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All 50 states have been affected by a Tennessee based entity called the American Trade Association (ATA) plus other affiliated firms, which was selling fake health insurance. The program was supposed to work by the ATA taking out money directly from consumer’s accounts. Consumer’s thought they were saving hundreds of dollars each month on premiums until an issue with their health came up and they found out they were not insured.

Some consumer’s have shared their stories through Smart Data Solutions where one person stated, “I tried to get prescriptions through my card and it is not covered. They say they are getting a new plan, but did not inform anyone. Their phone goes unanswered, or it is busy. Their website; http://www.myatabenefits.com doesn’t work either. This is either an incredibly poor run organization, or a scam.”

After investigations were held consumers found out that their money had actually been used to pay for personal items such as cars, real estate, and loan payments. Some claims were paid, but only the small ones to maintain the appearance of legitimacy.

The state of Maine actually ordered the American Trade Association to pay a $1.2 million penalty because of the unlicensed products sold to consumers, the unlicensed agents, and for not adequately paying for consumer’s medical bills.

Kathleen Sebelius, secretary of the U.S. Department of Health and Human Services describes how this is just the beginning. There will be more scammers out there because they know people are seeking cheaper insurance coverage.

Consumers who want to research a company can check with their State Department of Insurance. If you are scammed by insurance company or a company that promises to provide insurance and does not, you have legal rights. In Missouri an insurance company that does not honor its promise can be sued for breach of contract and in some circumstances for bad faith. If a company poses as an insurance company but is a fake, you can sue for damages for breach of contract, misrepresentation and fraud. If you have been scammed you should also report the company responsible to law enforcement.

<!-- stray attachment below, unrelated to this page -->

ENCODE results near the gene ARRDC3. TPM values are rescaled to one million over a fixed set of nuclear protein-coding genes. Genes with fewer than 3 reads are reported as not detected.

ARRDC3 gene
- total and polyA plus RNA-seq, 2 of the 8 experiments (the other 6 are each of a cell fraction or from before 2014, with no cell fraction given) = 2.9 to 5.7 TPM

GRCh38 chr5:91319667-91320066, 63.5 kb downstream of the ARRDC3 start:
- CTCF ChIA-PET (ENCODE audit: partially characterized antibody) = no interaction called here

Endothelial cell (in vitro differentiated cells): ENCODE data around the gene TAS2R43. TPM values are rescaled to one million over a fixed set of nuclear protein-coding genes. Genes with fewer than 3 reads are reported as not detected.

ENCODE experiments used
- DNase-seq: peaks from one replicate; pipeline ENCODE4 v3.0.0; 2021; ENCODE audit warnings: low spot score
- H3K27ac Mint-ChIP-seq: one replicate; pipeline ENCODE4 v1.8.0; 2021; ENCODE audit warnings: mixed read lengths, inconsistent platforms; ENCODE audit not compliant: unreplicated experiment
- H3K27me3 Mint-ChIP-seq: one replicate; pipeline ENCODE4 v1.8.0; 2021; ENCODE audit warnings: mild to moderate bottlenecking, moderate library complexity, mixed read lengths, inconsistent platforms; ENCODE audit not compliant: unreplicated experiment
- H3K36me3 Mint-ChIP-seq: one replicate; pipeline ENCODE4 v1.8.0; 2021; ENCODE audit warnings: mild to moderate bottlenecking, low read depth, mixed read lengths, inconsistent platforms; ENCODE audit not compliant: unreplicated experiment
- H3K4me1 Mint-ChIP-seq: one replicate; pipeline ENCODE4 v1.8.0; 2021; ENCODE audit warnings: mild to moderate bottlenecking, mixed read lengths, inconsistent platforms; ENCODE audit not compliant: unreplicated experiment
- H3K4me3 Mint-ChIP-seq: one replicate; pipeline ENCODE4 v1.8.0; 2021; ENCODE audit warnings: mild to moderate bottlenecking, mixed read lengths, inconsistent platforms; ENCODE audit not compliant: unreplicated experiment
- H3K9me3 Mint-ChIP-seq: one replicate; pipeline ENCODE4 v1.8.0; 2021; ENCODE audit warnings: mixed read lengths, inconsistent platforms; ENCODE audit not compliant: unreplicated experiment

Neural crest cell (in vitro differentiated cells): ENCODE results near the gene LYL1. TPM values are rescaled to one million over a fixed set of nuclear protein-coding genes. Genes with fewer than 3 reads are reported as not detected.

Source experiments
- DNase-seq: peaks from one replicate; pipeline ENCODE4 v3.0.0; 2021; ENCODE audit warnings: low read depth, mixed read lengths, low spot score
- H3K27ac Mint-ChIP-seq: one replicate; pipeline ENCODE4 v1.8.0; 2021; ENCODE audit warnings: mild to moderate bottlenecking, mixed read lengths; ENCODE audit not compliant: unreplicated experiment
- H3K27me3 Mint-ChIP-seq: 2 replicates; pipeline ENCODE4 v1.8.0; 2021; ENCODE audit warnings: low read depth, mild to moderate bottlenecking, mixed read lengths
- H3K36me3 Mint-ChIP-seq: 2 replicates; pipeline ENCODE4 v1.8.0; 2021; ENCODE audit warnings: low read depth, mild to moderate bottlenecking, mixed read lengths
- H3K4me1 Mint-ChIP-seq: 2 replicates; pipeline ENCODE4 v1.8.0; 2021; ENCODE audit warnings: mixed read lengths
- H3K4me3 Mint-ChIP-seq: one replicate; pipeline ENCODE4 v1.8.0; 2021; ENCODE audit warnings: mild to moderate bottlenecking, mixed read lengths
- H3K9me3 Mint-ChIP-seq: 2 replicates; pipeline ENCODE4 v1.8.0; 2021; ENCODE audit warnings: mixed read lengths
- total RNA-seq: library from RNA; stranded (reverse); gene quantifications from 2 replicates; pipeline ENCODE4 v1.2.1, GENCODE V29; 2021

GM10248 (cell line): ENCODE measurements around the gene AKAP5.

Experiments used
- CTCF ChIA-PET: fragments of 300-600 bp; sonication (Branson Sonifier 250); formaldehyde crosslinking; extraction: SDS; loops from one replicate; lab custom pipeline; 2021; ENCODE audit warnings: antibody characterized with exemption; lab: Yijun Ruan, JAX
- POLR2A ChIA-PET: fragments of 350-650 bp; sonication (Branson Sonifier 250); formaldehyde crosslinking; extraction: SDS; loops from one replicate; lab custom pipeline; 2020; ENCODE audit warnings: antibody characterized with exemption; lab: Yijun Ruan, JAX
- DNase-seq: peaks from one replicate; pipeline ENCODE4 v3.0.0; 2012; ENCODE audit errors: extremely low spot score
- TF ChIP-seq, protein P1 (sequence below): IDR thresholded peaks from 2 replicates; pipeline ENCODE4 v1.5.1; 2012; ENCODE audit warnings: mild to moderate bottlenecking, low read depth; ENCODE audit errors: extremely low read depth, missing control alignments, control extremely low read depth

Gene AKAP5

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In a 7-0 decision written by Judge Richard B. Teitelman, the Supreme Court of Missouri confirms that an insurance company must promptly investigate a claim and its failure to do so is unreasonable and vexatious. D.R. Sherry Construction, Ltd. V. American Family Mutual Insurance Company, Case No. SC90442.

Sherry, a general contractor engaged in the business of building homes, filed suit against his commercial general liability insurer, American Family Mutual Insurance Company after the insurance company refused to investigate and pay a claim. Sherry made a claim on his insurance policy after a house that he built and sold, incurred structural damages caused by continuous and repeated exposure of the foundation to poor soil conditions.

Subsequent to the sale of the home, the new homeowners contacted Sherry and notified him that the foundation and drywall were cracking. Mr. Sherry inspected the house and confirmed the existence of the cracks. The homeowners threatened a lawsuit against the contractor. Mr. Sherry submitted a claim to his insurer, but American Family advised Sherry that it would not undertake further investigation of the claim until the homeowners actually filed a lawsuit. At that time, Sherry entered into an agreement with the homeowners to repurchase the home.